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Hiking with your dog

With dogs becoming more like family members these days, it is not surprising that people want to include them in outdoor activities. And although it is not always a good idea to mix pets and wilderness, it might be possible to take Fido along if you follow some simple precautions. Here are the basics to ensure a safe and happy time for both you and your dog:

Respect the rules - The first rule of taking dogs into wild or natural places is to respect the rules. Remember: it is not a right for your dog to be in the wilderness, it is a privilege. Do not jeopardize that privilege for yourself and others by ignoring prohibitions on dogs or leash restrictions. Always make sure you know the rules for the area you want to hike in. Dogs are not permitted on National Park or National Monument trails. National Forests may allow dogs on their trails, but there are exceptions, so check first. Dogs usually are allowed on wilderness area trails but, again, check to be sure.

Keep control - Keeping your dog on leash is a good idea at all times, even when it is not legally required. If you must let your dog off leash, be sure you have good voice command recall. That means you should be able to recall your dog even though a deer is running away from it. Likewise, you do not want your dog scaring horses or other hikers. You must be sure that you can control your dog even when it is leashed; some people own dogs that are stronger than they are. About leashes: a six-foot leash will give your dog enough room to tackle the trail without getting tangled up in underbrush or other hikers.

Health - Dogs are no different than people. They must be in shape before undertaking a strenuous hike. If you are not sure about your dog's fitness level, start off small and then work up to longer hikes. Make sure that all of your dog's vaccinations and medications are current, including rabies, bordatella, and heartworm. If you are hiking in an area with Lyme disease, ask your veterinarian about vaccinations.

Hydration - Staying hydrated is just as important for your dog as it is for you. In fact, because their body temperature is higher to begin with and they typically hike in a full fur coat, dogs are often quicker to overheat than people. Heat exhaustion and stroke can be fatal. It is up to you to bring a supply of clean water (drinking from ponds and streams is not any better for your dog than it is for you) and to make sure that your dog drinks often. Some people teach their dogs to drink from a squirt bottle. Others bring along a collapsible water dish. If you notice your dog running from shady spot to shady spot, panting excessively or becoming red in the gums, stop and cool him down. Gently pouring water on the stomach and groin area is a good technique. And do not forget that your dog needs to drink on cold days, too.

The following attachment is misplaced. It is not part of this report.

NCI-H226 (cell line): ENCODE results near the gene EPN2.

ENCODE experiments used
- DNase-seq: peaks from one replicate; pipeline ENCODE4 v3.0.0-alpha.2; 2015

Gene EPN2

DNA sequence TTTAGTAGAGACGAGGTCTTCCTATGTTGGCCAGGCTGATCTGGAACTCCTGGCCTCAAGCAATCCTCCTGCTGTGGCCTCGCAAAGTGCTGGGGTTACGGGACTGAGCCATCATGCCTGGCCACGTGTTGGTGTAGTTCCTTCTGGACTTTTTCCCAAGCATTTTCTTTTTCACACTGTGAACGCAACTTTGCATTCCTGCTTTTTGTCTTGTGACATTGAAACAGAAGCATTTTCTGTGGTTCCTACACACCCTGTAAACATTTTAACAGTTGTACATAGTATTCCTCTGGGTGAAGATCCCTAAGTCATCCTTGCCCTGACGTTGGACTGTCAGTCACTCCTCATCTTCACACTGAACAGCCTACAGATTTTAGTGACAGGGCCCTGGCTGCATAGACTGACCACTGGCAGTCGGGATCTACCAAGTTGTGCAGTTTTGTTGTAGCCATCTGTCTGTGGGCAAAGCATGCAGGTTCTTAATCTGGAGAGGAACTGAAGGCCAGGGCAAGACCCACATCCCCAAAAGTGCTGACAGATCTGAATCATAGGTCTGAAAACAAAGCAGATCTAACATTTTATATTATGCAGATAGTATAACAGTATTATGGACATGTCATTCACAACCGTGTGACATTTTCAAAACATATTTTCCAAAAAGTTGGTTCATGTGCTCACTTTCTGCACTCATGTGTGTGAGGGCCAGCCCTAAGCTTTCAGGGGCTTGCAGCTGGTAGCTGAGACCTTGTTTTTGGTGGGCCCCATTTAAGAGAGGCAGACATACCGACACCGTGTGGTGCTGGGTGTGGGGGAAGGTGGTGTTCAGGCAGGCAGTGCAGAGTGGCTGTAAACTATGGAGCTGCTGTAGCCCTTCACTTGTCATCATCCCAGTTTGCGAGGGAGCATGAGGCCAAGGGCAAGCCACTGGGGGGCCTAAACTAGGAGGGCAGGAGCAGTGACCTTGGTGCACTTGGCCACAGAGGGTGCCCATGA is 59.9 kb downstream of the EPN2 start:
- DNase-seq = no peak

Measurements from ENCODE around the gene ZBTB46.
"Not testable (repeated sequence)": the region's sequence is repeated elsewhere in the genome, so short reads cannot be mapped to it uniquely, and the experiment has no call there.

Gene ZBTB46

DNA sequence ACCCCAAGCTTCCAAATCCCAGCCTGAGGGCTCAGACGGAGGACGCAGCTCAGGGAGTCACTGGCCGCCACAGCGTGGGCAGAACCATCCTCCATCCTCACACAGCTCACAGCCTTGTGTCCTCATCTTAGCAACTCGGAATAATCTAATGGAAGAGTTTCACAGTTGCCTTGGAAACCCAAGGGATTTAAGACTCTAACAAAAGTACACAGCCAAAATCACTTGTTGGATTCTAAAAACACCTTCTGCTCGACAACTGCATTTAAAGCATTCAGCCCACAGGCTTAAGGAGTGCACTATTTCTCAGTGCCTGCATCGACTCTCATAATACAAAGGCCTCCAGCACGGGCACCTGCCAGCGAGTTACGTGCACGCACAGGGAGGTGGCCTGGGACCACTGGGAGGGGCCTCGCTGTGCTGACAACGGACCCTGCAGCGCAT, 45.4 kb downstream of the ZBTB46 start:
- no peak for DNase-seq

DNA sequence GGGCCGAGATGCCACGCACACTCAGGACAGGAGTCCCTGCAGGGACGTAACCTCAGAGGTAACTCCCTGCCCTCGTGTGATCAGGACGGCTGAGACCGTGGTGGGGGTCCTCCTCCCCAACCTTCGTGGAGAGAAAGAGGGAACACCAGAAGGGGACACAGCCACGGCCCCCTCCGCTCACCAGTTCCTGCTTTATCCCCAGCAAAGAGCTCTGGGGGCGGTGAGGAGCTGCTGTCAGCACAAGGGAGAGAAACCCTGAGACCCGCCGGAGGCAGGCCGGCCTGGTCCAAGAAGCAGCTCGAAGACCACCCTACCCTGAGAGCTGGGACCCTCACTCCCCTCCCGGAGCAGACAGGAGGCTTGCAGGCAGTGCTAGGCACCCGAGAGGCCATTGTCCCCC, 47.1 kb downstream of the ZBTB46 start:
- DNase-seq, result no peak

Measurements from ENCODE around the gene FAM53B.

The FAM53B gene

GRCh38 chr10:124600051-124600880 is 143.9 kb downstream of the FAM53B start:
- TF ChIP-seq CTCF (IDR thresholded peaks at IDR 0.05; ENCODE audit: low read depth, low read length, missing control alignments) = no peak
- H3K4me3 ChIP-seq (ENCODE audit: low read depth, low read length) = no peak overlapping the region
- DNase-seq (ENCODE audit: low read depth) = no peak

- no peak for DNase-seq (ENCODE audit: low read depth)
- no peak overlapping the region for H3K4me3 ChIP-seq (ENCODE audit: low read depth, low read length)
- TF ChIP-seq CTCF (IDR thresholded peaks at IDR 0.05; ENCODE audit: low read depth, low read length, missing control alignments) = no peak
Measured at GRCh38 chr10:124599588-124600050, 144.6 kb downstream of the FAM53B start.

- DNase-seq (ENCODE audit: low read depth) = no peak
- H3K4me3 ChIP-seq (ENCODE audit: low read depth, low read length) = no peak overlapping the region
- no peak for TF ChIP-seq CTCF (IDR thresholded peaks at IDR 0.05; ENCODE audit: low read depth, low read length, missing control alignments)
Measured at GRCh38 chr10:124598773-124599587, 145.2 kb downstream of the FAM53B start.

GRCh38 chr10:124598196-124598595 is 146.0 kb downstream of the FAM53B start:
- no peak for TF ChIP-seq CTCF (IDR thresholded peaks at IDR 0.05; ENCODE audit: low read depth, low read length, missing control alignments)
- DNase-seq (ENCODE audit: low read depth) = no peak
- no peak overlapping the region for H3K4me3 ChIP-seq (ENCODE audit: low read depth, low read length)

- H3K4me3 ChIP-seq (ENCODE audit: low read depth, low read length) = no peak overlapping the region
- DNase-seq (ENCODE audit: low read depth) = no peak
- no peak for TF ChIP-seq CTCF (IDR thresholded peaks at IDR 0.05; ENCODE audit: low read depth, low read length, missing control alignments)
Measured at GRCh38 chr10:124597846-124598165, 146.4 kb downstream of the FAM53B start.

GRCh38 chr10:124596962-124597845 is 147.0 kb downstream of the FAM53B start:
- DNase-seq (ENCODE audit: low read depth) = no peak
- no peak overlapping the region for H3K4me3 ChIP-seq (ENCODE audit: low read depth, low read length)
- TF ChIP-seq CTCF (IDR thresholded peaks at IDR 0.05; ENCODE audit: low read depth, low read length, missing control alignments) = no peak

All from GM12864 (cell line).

Packing - Dogs can carry their own weight on a hike, or at least part of it. A healthy dog ought to be able to carry up to one third of his weight in a special dog pack. Start with an empty pack full off shredded newspaper, though, to acclimate the dog to the pack before you gradually start adding weight on successive hikes. And do not put a pack on a dog on a hot, sunny day if there is a chance it will cause him to overheat faster.

Paws - If you are going to be hiking in an area with rough terrain, consider getting some dog booties to protect tender paws.

Post hike - After any hike, do a careful check for ticks and for any burrs or foxtails in your dog's coat. Foxtails can mean an expensive trip to the veterinarian if you let them get in your dog's nose or ears, so avoid hiking through areas with lots of them.

First aid - Part of your responsibility to your hiking companion is to be prepared for accidents. Some antibiotic cream is a good thing to have along for both you and your dog. Also, some Vet Wrap bandage tape (which sticks to itself but not to hair or skin) is a good thing to have along.

Join a group - Check to see whether there is a dog-friendly hiking group in your area. Some Sierra Club chapters have canine hiking groups; others allows pets along on some hikes but not others. Never show up for a hike with your dog unless you are certain he will be welcome (and legal).

Pack it out - It should not need to be said, but it is essential to pack out dog droppings rather than leaving them on the trail or even by the side of the trail. Dog waste is not the same as that of other animals, even that of coyotes or wolves. It is dangerous to the environment, especially near water sources, and it makes a bad impression on other hikers - not to mention their boots.

Credits - WorldwideRunning.com would like to thank the Sierra Club (www.sierraclub.org) for the authorization to reprint the article "Having Fun Outdoors with Your Dog". Text © 2008 Sierra Club. All Rights Reserved.


 Running with your dog - A growing collection of articles for runners and walkers who love to bring their four-legged friends along.
 Hiking articles - In this collection of hiking articles you can learn all about hiking basics, skills and techniques, preparations, training, rules and etiquette, gear and equipment.


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